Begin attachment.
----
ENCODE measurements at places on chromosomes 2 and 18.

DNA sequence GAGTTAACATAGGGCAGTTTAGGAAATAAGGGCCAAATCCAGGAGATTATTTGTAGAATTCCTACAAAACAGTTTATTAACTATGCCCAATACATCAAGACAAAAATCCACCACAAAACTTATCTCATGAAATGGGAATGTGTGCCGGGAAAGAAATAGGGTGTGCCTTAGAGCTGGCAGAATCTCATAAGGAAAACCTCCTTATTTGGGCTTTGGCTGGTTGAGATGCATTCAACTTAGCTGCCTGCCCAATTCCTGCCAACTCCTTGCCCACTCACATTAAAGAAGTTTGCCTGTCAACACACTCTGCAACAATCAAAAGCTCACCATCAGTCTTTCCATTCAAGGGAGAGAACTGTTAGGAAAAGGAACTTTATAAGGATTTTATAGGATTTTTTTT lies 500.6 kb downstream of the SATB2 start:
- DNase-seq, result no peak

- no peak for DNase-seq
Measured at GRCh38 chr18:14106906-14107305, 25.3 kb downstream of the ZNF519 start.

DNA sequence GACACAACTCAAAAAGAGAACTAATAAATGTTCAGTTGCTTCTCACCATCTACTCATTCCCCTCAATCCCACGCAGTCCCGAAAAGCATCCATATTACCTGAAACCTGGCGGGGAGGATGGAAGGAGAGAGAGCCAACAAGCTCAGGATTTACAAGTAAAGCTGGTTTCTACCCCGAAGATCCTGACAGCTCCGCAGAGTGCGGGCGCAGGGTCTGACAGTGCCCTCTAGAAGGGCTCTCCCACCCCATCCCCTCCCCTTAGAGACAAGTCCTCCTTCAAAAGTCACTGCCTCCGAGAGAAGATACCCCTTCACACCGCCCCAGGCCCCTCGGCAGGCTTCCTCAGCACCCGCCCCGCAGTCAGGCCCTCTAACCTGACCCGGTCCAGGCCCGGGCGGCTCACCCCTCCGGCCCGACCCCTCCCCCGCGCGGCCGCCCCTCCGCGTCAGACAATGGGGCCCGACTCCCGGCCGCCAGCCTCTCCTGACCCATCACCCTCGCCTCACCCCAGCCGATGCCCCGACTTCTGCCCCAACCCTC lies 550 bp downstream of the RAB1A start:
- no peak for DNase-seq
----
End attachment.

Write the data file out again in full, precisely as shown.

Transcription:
ENCODE measurements at places on chromosomes 2 and 18.

DNA sequence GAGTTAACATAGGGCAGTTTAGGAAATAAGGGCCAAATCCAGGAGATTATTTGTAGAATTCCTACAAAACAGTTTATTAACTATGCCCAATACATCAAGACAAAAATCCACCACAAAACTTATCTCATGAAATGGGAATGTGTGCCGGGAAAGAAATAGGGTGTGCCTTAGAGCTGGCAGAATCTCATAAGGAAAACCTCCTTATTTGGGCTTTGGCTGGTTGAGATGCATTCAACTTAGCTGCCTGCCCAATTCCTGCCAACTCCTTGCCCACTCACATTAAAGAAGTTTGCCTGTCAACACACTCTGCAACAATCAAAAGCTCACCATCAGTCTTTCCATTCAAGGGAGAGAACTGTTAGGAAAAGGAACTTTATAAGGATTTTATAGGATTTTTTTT lies 500.6 kb downstream of the SATB2 start:
- DNase-seq, result no peak

- no peak for DNase-seq
Measured at GRCh38 chr18:14106906-14107305, 25.3 kb downstream of the ZNF519 start.

DNA sequence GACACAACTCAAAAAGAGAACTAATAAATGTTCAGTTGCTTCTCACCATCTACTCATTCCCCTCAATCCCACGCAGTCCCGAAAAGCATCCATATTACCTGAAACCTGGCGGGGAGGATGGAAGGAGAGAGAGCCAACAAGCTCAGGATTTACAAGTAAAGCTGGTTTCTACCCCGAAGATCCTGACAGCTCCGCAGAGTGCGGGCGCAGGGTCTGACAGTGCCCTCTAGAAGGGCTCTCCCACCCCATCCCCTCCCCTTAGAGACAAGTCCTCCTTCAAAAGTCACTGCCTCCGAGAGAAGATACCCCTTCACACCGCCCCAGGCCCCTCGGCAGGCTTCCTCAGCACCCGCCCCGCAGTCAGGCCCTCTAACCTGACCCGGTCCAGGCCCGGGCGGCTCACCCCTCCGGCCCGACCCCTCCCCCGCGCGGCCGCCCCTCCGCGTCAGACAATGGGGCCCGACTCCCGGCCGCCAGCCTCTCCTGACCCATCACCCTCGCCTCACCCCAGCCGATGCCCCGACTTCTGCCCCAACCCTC lies 550 bp downstream of the RAB1A start:
- no peak for DNase-seq